New particle-based trace explosive test material produced by drop-on-demand inkjet printing for quantitative wipe-sampling studies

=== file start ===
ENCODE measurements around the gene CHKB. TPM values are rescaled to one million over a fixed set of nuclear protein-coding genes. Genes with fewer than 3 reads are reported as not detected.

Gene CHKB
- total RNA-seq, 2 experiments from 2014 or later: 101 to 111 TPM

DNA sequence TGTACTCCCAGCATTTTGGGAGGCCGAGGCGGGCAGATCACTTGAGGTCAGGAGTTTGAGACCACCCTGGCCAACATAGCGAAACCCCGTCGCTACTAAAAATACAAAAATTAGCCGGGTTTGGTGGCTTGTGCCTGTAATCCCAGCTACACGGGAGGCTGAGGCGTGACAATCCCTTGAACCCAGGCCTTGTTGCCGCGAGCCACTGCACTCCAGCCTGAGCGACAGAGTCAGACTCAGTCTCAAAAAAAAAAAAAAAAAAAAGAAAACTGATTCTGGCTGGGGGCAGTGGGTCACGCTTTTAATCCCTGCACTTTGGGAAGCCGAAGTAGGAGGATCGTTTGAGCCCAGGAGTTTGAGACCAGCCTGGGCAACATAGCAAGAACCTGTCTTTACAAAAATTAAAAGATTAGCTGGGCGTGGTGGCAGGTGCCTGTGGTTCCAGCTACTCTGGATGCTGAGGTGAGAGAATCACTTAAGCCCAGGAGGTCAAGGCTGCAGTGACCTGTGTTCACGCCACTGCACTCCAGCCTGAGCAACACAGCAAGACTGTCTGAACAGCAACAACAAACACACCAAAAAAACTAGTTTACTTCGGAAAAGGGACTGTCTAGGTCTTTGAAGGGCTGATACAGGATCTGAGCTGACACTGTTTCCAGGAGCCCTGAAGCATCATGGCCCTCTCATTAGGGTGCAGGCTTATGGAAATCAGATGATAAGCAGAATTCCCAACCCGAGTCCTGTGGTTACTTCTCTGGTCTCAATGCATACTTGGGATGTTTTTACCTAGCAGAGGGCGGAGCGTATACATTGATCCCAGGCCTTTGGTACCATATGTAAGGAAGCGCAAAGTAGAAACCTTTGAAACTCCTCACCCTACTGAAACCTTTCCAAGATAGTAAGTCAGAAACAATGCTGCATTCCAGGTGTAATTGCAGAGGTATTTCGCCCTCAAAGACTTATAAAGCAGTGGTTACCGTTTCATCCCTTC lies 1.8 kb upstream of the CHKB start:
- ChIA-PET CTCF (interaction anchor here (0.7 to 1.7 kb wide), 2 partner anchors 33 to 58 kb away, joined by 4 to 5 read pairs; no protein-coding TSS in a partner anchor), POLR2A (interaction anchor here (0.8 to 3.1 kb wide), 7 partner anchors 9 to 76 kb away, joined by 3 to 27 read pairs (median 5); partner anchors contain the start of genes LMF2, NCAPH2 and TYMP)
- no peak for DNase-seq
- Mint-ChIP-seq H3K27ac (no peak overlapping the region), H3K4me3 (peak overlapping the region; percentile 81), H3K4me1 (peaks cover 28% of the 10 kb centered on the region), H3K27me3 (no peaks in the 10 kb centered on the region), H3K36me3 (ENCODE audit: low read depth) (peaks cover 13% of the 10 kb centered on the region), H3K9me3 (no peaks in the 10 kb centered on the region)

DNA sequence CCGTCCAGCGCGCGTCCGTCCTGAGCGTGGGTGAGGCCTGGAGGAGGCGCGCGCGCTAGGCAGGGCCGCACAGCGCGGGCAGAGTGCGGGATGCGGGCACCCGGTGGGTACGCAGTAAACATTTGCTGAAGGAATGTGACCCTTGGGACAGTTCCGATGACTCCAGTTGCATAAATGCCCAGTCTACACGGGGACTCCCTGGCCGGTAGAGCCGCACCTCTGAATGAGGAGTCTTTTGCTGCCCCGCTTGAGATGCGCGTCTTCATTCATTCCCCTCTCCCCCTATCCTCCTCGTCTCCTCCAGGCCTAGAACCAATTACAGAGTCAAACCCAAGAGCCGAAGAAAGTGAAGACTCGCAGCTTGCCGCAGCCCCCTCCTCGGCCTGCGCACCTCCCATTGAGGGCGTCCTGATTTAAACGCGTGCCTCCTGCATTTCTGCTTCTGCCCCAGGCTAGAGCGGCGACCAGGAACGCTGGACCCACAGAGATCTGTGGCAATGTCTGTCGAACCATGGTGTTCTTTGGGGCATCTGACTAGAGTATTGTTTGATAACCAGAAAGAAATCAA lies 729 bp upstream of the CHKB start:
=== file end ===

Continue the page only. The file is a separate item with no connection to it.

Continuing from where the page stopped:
A new approach is described to prepare particle standards of the explosive 1,3,5-trinitroperhydro-1,3,5-triazine (RDX) for use in quantitative wipe-sampling studies. Screening activities to detect traces of explosives are heavily focused on wipe collection from surfaces such as fabrics, metals, and plastics with speed and efficacy as the goals. Studies to improve the sampling protocols, including development of improved wipe materials and selection of best surfaces, depend upon the availability of test materials that mimic particles in fingerprints made after handling explosives. RDX particle arrays were prepared by drop-on-demand (DOD) inkjet printing onto polytetrafluoroethylene (PTFE) substrates and then transferred by rubbing onto target surfaces. The particle size distributions in the transferred deposits approximately match the distributions measured from fingerprints (size range of 1 to 40 μm) for equivalent total masses of RDX, and the transfer is better than 95% efficient to three realistic surfaces; woven nylon, synthetic leather, and brushed steel. DOD inkjet printing can be tailored to produce the desired particle sizes by changing the total deposit mass at each point in the array. Deposits will not transfer efficiently to surfaces smoother than the PTFE transfer substrate. Wipe-sampling studies conducted with the new test materials at a fixed force and for a specific sampling wipe show that the sampling efficiency from woven nylon fabric (e.g., luggage) is 17 ± 4% whereas the efficiency from acrylonitrile butadiene styrene (ABS) plastic (e.g., luggage handles) under the same conditions is 37 ± 6%.